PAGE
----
Glock 35s are the competition-length .40 calibers from the Austrian gunmaker.  Barrels on the pistols are 5.31 inches, nearly an inch longer than the standard duty carry many law enforcement agencies use with the Glock 22. The barrel allows shooters to enter the Limited Class of shooting sports competitions.

Competition guns go through untold thousands of rounds, and replacing barrels becomes a necessity when shooting for first place. No one knows that better than pistol champion Dave Sevigney. Glock’s lifestyle brand, Gaston J. Glock style LP, took Sevigney’s championship-winning barrels from the 2000s and crafted high-grade hunting knives from the metal.



The metal from the Glock 35’s barrels were melted down and transformed into blades via a traditional welding technique, producing the 320-layer Damascus steel. The green process represents part of Gaston J. Glock style LP’s efforts to promote recycling in their manufacturing processes. Barrel serial numbers GWA786 (2005-2011), HMX864 (2005-2011), and MZU771 (2009-2011) were used in the knives’ construction.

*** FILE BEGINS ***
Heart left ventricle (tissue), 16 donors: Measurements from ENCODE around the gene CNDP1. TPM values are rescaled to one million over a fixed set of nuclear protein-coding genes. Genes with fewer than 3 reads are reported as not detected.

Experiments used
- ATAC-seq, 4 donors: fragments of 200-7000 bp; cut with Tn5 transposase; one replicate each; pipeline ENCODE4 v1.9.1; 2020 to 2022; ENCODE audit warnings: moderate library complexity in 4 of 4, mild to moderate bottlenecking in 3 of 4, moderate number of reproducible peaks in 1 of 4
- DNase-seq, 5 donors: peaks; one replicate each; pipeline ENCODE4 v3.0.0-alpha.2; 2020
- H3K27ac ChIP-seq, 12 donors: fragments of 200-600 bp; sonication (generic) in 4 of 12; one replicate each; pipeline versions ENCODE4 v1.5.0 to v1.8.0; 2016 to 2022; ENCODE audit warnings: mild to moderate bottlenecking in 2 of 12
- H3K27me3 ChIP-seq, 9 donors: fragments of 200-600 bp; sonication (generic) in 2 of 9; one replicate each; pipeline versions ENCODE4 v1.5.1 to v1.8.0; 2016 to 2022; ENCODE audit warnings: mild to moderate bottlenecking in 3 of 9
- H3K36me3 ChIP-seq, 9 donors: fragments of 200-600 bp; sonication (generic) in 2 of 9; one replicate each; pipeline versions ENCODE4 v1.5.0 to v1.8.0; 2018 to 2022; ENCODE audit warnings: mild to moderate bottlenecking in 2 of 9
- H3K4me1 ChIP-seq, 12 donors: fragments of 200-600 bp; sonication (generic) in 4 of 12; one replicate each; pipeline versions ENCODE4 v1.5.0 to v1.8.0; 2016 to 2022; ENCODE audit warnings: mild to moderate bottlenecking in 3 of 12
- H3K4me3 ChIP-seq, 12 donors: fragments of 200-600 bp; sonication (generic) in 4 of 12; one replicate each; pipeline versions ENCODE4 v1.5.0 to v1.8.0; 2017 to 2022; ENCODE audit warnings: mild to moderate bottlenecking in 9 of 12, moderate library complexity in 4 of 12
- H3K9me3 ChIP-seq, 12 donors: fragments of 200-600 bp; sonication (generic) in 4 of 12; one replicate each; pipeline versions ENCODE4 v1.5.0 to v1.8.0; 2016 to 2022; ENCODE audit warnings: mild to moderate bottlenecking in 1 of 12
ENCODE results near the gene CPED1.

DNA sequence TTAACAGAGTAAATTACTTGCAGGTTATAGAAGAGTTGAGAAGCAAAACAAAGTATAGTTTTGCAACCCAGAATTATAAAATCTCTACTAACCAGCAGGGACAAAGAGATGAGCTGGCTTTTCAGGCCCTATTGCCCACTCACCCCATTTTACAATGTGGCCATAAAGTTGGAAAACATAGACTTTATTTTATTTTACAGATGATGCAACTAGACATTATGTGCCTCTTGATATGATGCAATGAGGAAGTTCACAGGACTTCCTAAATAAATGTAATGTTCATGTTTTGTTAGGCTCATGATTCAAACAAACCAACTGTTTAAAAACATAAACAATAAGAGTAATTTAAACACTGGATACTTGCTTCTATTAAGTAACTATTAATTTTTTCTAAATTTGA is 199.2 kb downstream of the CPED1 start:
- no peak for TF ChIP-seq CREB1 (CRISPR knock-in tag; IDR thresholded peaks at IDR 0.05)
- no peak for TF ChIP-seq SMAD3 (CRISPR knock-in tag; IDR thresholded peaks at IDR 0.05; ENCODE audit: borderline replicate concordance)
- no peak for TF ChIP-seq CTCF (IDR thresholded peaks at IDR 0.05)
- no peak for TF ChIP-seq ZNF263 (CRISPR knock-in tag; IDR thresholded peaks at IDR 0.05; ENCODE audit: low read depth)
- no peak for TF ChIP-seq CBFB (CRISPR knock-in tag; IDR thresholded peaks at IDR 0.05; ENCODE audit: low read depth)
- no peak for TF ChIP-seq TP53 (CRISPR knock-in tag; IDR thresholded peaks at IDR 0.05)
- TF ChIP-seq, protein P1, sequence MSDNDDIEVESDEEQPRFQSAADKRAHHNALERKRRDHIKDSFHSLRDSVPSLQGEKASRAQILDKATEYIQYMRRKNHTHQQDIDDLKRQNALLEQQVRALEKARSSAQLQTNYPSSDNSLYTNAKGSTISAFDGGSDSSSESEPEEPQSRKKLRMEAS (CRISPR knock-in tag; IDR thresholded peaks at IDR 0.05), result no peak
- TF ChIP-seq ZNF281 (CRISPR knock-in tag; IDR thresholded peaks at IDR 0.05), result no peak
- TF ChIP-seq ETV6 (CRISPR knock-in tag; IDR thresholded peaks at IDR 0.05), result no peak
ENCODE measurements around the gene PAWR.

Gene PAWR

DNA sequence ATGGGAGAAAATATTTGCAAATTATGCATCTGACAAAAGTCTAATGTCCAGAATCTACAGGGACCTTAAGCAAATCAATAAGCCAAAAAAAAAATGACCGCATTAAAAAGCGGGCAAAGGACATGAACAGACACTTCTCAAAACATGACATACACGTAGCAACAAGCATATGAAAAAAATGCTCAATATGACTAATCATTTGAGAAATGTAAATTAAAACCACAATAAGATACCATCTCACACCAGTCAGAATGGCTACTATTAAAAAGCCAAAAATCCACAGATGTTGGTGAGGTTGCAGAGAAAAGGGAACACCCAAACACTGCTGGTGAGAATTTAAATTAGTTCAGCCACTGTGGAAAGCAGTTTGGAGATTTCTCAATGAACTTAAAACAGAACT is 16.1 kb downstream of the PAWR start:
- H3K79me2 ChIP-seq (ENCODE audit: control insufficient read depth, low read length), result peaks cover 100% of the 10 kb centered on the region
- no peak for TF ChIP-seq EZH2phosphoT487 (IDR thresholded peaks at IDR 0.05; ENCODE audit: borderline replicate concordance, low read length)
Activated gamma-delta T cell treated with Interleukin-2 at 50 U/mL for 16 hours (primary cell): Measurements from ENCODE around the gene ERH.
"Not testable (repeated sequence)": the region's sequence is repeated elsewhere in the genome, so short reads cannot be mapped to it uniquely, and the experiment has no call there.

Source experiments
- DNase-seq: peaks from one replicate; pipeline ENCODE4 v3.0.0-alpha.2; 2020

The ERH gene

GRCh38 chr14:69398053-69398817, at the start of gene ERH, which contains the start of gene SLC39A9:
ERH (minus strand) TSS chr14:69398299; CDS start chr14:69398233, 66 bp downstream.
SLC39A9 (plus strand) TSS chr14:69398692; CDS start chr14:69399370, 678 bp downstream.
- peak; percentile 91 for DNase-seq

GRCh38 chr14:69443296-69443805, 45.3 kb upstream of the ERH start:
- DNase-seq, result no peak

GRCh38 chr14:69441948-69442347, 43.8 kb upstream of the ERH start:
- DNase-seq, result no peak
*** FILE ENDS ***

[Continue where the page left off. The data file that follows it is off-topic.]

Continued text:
Championships won by the three barrels include:

• the 2004 USPSA Limited-10 Nationals
• the 2006 USPSA Limited Nationals
• the 2008 USPSA Limited-10 Nationals
• the 2009 USPSA Limited-10 Nationals
• several regional and state championships
• his extensive practice and training

“After some time I replaced these three pistol barrels,” said Sevigney, who has won over 200 matches in his career. “I thought it would be nice to preserve the memory of the matches I won or the times I trained on the range by transforming the barrel material into quality knives by Gaston J. Glock style LP. The knives will last forever.”



The knives are made in Germany. The championship barrels, GWA786 and HMX864, both retail for $4,300. The training barrel, MZU771, retails for $3,900. 

Gaston J. Glock style also took other historic metals and made them into one-of-a-kind knives. Steel from the battleship Tirpitz, the cannon of a German Eurofighter jet, a Leopard battle tank, and a meteorite are among the sources for Gaston Glock’s Damascus steel.

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Photos and cover image via Gaston J. Glock style LP